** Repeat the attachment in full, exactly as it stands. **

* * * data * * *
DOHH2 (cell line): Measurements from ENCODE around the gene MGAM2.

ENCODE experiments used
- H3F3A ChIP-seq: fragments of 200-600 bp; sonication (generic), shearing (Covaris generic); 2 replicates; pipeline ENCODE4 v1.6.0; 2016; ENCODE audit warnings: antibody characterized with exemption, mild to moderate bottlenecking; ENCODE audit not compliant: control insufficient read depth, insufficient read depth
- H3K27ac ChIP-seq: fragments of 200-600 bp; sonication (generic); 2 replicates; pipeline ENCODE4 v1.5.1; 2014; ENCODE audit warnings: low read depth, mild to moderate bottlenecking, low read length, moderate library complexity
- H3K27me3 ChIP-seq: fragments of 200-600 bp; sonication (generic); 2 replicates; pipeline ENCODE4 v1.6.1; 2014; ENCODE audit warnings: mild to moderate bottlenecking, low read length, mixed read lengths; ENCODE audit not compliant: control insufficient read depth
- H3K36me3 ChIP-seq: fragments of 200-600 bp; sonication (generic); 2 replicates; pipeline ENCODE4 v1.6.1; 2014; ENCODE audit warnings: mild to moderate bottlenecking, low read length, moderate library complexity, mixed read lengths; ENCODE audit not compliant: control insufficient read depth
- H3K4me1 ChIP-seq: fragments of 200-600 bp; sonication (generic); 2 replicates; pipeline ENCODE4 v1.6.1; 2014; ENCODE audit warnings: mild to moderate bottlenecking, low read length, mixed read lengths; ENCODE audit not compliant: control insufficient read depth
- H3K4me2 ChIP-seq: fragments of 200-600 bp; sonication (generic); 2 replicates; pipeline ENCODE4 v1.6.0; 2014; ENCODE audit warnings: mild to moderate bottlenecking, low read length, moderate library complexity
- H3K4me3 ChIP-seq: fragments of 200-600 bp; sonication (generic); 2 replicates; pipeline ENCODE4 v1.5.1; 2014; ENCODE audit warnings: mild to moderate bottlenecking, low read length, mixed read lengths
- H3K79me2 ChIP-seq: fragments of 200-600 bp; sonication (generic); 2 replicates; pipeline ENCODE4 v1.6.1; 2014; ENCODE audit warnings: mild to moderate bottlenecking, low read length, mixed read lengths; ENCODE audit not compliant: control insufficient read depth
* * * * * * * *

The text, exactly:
DOHH2 (cell line): Measurements from ENCODE around the gene MGAM2.

ENCODE experiments used
- H3F3A ChIP-seq: fragments of 200-600 bp; sonication (generic), shearing (Covaris generic); 2 replicates; pipeline ENCODE4 v1.6.0; 2016; ENCODE audit warnings: antibody characterized with exemption, mild to moderate bottlenecking; ENCODE audit not compliant: control insufficient read depth, insufficient read depth
- H3K27ac ChIP-seq: fragments of 200-600 bp; sonication (generic); 2 replicates; pipeline ENCODE4 v1.5.1; 2014; ENCODE audit warnings: low read depth, mild to moderate bottlenecking, low read length, moderate library complexity
- H3K27me3 ChIP-seq: fragments of 200-600 bp; sonication (generic); 2 replicates; pipeline ENCODE4 v1.6.1; 2014; ENCODE audit warnings: mild to moderate bottlenecking, low read length, mixed read lengths; ENCODE audit not compliant: control insufficient read depth
- H3K36me3 ChIP-seq: fragments of 200-600 bp; sonication (generic); 2 replicates; pipeline ENCODE4 v1.6.1; 2014; ENCODE audit warnings: mild to moderate bottlenecking, low read length, moderate library complexity, mixed read lengths; ENCODE audit not compliant: control insufficient read depth
- H3K4me1 ChIP-seq: fragments of 200-600 bp; sonication (generic); 2 replicates; pipeline ENCODE4 v1.6.1; 2014; ENCODE audit warnings: mild to moderate bottlenecking, low read length, mixed read lengths; ENCODE audit not compliant: control insufficient read depth
- H3K4me2 ChIP-seq: fragments of 200-600 bp; sonication (generic); 2 replicates; pipeline ENCODE4 v1.6.0; 2014; ENCODE audit warnings: mild to moderate bottlenecking, low read length, moderate library complexity
- H3K4me3 ChIP-seq: fragments of 200-600 bp; sonication (generic); 2 replicates; pipeline ENCODE4 v1.5.1; 2014; ENCODE audit warnings: mild to moderate bottlenecking, low read length, mixed read lengths
- H3K79me2 ChIP-seq: fragments of 200-600 bp; sonication (generic); 2 replicates; pipeline ENCODE4 v1.6.1; 2014; ENCODE audit warnings: mild to moderate bottlenecking, low read length, mixed read lengths; ENCODE audit not compliant: control insufficient read depth